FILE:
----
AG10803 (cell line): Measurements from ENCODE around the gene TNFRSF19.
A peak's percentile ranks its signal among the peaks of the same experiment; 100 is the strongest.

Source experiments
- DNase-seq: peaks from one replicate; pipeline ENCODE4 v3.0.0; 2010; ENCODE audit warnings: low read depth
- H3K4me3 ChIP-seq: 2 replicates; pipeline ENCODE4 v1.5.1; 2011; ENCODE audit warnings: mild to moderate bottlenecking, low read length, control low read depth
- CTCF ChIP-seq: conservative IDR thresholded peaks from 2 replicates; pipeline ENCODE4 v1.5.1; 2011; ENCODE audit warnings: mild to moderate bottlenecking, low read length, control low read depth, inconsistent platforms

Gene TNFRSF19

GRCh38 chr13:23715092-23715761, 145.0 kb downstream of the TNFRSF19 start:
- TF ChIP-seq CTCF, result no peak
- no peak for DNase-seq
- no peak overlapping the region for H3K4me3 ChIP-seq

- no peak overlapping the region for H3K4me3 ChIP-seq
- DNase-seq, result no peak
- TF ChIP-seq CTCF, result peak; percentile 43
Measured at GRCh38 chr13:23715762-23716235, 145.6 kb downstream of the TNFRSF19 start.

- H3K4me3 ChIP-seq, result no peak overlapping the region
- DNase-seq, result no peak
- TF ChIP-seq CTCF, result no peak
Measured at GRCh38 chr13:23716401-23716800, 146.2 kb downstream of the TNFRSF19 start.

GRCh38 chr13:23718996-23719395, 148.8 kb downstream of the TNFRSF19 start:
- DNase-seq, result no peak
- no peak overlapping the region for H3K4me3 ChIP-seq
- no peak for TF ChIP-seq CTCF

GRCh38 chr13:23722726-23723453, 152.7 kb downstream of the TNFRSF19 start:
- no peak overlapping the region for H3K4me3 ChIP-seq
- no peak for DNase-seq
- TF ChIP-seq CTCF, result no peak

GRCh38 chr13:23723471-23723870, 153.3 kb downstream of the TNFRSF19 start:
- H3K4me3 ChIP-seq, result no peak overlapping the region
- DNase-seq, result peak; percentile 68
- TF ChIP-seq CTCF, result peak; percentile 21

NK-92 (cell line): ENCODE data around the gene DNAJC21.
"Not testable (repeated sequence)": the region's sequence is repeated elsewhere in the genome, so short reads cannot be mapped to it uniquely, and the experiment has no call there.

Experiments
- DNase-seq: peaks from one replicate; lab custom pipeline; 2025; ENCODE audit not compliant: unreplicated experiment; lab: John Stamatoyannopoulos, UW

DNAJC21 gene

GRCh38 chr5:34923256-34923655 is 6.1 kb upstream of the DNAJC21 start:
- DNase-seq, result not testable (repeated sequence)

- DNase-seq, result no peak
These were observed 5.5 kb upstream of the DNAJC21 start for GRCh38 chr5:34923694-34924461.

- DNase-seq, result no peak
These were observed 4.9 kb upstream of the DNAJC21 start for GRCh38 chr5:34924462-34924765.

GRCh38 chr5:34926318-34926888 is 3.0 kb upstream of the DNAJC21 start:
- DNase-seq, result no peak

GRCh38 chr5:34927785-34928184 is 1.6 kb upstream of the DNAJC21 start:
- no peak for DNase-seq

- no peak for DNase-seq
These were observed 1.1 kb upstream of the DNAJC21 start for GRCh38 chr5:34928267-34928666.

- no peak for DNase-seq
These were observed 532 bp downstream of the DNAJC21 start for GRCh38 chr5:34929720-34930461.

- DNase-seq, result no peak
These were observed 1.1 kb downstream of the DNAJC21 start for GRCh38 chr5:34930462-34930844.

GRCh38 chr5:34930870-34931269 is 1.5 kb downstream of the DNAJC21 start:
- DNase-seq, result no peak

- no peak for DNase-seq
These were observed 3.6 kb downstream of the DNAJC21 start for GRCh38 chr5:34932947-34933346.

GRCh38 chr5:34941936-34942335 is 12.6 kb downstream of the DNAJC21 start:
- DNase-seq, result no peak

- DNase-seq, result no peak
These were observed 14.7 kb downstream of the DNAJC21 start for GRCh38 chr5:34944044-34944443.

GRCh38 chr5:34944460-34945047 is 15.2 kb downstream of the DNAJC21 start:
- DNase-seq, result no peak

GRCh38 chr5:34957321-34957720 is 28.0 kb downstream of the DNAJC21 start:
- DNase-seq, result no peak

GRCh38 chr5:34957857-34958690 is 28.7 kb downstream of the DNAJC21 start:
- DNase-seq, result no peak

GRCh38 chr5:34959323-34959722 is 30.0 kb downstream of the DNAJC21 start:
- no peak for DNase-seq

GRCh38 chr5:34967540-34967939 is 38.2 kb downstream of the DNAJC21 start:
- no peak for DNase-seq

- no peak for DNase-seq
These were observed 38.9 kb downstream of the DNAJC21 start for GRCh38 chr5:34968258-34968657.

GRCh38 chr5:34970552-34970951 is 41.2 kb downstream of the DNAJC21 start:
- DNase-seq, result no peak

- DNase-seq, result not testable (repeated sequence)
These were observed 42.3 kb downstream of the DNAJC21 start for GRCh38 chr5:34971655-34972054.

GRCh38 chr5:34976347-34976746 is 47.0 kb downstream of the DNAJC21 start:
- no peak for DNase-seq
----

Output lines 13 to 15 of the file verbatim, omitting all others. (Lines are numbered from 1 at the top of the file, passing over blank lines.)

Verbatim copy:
- DNase-seq, result no peak
- TF ChIP-seq CTCF, result peak; percentile 43
Measured at GRCh38 chr13:23715762-23716235, 145.6 kb downstream of the TNFRSF19 start.